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Darwin the detective : behavioural consequences of high-stakes emotional deception

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Title: Darwin the detective : behavioural consequences of high-stakes emotional deception
Author: ten Brinke, Leanne Marie
Degree Doctor of Philosophy - PhD
Program Psychology
Copyright Date: 2012
Publicly Available in cIRcle 2012-04-19
Abstract: Deception evolved as a fundamental aspect of human social interaction. Although numerous studies have examined behavioural cues to deception, most have involved inconsequential lies and unmotivated liars in a laboratory context. With a novel paradigm, the present dissertation is the most comprehensive study to date of the behavioural consequences of extremely high-stakes, real-life deception relative to comparable real-life sincere displays using three communication channels: speech, body language, and emotional facial expressions. Televised footage of a large international sample of individuals (N = 78) emotionally pleading to the public for the return of a missing relative was meticulously coded frame by frame (30 frames per second, for a total of 98,393 coded frames). About half of the pleaders eventually were convicted of killing the missing person based on overwhelming evidence. Failed attempts to simulate sadness and leakage of happiness revealed deceptive pleaders’ covert emotions, as hypothesized based on observations by Charles Darwin and a contemporary understanding of human facial innervation. Specifically, full contraction of the frontalis (failed attempts to appear sad) muscles and subtle contraction of the zygomatic major (masking smiles) were more commonly identified in the faces of deceptive pleaders. In contrast, prototypical aspects of “grief,” as produced by the corrugator supercilli, and depressor anguli oris muscles were more often contracted in the faces of genuine than deceptive pleaders. In addition, liars used fewer words, but more tentative words than truth-tellers, likely relating to increased cognitive load and psychological distancing. Further, simultaneous attention to each of these cues – tapping emotional arousal, cognitive load, and psychological distancing theories of deceptive behaviour – discriminated 90% of pleaders correctly, supporting the multiple cue approach to deception detection. Findings further reveal the secrets of the human face and contribute to our understanding of human communication more generally.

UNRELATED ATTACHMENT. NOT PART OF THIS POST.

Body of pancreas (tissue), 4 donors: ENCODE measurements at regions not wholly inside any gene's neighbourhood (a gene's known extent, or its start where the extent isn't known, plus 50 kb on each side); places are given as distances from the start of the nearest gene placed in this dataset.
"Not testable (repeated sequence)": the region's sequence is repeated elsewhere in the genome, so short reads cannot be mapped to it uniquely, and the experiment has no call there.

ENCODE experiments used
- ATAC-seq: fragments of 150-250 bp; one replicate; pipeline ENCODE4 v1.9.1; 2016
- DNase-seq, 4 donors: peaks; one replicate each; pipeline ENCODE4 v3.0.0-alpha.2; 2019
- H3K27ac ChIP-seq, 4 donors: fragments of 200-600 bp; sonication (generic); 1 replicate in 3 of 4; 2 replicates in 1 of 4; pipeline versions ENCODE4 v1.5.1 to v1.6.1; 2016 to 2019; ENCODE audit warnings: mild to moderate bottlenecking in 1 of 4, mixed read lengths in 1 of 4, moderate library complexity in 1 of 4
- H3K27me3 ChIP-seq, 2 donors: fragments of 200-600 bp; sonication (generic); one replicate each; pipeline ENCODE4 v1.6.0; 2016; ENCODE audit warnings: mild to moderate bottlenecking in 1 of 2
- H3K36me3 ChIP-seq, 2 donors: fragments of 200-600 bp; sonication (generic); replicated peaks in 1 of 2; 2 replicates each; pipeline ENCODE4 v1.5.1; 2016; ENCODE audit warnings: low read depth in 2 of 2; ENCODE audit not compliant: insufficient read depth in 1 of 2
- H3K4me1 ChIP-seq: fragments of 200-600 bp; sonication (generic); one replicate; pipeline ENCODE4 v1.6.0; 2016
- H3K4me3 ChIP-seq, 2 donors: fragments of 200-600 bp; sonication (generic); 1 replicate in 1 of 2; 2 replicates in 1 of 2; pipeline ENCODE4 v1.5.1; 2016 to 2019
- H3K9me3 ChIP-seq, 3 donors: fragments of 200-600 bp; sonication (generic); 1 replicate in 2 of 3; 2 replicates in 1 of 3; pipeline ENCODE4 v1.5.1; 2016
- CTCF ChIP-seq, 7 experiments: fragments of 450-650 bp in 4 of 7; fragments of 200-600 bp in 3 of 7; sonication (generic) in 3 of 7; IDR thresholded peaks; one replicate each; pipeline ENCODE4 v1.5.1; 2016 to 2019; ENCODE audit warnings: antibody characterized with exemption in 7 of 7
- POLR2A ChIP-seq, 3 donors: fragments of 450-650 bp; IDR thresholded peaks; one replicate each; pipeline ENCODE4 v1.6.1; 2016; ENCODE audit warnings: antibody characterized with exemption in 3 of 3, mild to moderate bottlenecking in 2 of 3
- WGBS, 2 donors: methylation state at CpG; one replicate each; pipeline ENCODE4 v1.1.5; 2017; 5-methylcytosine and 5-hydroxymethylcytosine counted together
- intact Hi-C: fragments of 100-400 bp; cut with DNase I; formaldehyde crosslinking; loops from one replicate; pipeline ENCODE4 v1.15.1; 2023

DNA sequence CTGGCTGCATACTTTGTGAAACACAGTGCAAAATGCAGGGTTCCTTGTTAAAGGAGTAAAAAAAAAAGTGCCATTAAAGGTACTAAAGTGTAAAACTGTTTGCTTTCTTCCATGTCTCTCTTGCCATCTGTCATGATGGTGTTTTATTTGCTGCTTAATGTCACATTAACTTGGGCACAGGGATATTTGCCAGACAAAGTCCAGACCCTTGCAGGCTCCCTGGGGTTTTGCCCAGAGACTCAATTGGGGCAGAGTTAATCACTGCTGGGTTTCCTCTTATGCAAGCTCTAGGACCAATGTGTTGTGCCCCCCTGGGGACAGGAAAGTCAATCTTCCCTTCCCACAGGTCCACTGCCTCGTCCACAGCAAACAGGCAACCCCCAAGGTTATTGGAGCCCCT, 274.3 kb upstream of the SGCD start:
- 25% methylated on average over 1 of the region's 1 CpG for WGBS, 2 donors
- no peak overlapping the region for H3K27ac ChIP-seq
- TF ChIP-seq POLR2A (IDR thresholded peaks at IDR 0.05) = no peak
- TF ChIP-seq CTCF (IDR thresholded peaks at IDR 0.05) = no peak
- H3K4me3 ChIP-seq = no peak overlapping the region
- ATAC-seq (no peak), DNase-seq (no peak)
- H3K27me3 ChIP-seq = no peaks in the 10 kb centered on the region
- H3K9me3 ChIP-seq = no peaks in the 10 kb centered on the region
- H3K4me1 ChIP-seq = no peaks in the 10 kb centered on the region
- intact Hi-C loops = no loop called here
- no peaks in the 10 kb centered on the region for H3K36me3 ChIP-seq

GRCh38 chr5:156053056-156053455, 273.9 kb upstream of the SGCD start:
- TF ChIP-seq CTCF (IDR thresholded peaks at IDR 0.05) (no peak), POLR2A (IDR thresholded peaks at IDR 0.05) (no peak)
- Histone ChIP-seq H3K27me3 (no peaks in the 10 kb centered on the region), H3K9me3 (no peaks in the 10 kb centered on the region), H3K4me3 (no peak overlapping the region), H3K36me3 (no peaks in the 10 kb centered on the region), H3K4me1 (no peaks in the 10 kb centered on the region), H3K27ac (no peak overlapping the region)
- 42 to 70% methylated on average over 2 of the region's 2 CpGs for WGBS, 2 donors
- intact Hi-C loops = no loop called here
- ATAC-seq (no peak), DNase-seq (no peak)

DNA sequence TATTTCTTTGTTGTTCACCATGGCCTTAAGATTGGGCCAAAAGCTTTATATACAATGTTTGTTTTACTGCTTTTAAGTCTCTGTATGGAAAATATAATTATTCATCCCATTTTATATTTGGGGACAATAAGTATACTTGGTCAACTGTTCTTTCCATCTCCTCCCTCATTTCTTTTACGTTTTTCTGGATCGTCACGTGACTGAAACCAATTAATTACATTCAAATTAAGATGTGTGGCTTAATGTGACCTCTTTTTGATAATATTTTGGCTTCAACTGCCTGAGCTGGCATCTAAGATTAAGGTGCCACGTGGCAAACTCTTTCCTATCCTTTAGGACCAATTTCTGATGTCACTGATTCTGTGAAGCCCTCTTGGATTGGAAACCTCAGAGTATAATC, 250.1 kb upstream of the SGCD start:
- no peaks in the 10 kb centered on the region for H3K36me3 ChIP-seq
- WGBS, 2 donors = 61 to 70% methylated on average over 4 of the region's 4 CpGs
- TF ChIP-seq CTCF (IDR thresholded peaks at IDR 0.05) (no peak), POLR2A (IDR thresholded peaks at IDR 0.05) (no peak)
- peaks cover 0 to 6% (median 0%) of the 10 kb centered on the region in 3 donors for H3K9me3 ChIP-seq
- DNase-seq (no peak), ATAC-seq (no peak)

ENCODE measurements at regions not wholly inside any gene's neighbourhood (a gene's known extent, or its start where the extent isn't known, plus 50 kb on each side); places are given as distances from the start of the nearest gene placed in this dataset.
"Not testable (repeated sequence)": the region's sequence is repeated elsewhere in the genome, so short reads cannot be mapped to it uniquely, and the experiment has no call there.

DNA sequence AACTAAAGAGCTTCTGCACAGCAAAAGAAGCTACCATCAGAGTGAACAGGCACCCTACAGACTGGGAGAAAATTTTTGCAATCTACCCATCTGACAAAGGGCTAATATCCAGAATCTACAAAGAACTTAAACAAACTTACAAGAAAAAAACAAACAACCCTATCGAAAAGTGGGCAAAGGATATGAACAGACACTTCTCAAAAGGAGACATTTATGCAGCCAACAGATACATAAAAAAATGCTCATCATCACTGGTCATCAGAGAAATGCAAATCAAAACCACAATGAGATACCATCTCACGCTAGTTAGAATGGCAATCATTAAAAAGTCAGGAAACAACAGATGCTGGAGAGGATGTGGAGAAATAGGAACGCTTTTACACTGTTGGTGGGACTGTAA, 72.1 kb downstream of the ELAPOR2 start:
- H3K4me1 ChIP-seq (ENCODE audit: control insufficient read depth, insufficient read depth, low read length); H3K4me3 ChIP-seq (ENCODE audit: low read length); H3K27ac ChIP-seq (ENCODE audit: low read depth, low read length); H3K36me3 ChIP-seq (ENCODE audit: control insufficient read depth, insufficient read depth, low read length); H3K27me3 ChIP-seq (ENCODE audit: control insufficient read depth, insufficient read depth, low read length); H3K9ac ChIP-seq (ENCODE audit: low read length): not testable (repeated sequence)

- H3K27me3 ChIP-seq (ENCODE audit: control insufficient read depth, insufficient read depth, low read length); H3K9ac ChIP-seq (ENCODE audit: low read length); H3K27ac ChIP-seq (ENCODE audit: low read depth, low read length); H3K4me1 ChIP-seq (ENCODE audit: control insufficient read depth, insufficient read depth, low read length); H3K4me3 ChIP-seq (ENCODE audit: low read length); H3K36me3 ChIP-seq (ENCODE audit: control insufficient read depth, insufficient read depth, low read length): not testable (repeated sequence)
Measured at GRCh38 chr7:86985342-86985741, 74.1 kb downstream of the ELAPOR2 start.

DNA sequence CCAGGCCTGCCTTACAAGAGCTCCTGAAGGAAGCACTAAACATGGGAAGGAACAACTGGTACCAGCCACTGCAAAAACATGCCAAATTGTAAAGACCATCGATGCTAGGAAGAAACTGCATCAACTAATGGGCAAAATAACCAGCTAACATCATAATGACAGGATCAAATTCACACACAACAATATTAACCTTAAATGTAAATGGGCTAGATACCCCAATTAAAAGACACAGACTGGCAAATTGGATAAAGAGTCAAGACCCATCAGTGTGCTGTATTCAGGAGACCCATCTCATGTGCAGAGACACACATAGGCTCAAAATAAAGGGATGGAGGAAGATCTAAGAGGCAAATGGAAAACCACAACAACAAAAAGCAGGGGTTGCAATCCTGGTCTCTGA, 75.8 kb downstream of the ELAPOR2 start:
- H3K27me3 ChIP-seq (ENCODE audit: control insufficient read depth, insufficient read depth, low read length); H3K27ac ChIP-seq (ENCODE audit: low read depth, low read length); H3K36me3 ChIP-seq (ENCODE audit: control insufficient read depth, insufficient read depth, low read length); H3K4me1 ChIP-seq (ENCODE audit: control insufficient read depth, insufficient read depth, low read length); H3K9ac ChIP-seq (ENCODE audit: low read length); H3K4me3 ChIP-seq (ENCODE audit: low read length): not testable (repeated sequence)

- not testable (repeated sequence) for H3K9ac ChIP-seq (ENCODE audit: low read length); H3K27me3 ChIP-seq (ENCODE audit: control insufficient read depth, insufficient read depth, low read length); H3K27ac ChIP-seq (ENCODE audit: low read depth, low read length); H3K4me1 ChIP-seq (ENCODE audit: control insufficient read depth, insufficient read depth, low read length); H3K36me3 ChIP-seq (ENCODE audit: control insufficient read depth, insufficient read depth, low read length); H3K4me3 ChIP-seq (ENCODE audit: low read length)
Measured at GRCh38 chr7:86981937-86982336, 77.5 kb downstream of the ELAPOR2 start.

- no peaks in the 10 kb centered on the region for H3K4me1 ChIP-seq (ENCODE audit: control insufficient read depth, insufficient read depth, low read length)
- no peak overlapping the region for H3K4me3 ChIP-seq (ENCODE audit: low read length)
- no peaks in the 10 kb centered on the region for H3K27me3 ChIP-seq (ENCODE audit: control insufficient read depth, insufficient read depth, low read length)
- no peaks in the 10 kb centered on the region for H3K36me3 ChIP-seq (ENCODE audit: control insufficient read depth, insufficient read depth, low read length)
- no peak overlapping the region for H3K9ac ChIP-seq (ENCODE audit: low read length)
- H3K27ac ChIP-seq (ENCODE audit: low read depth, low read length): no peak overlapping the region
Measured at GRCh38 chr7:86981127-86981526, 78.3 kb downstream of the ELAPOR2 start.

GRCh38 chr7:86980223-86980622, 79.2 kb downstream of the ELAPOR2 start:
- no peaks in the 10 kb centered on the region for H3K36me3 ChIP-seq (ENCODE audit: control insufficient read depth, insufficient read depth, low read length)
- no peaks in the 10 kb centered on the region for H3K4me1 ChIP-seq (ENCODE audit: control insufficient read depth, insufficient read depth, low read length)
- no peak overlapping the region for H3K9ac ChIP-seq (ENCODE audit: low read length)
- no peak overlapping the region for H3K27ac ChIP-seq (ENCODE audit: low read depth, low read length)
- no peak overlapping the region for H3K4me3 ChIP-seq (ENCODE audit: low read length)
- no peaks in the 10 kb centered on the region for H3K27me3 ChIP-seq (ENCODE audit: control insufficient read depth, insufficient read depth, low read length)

URI: http://hdl.handle.net/2429/42105
Scholarly Level: Graduate

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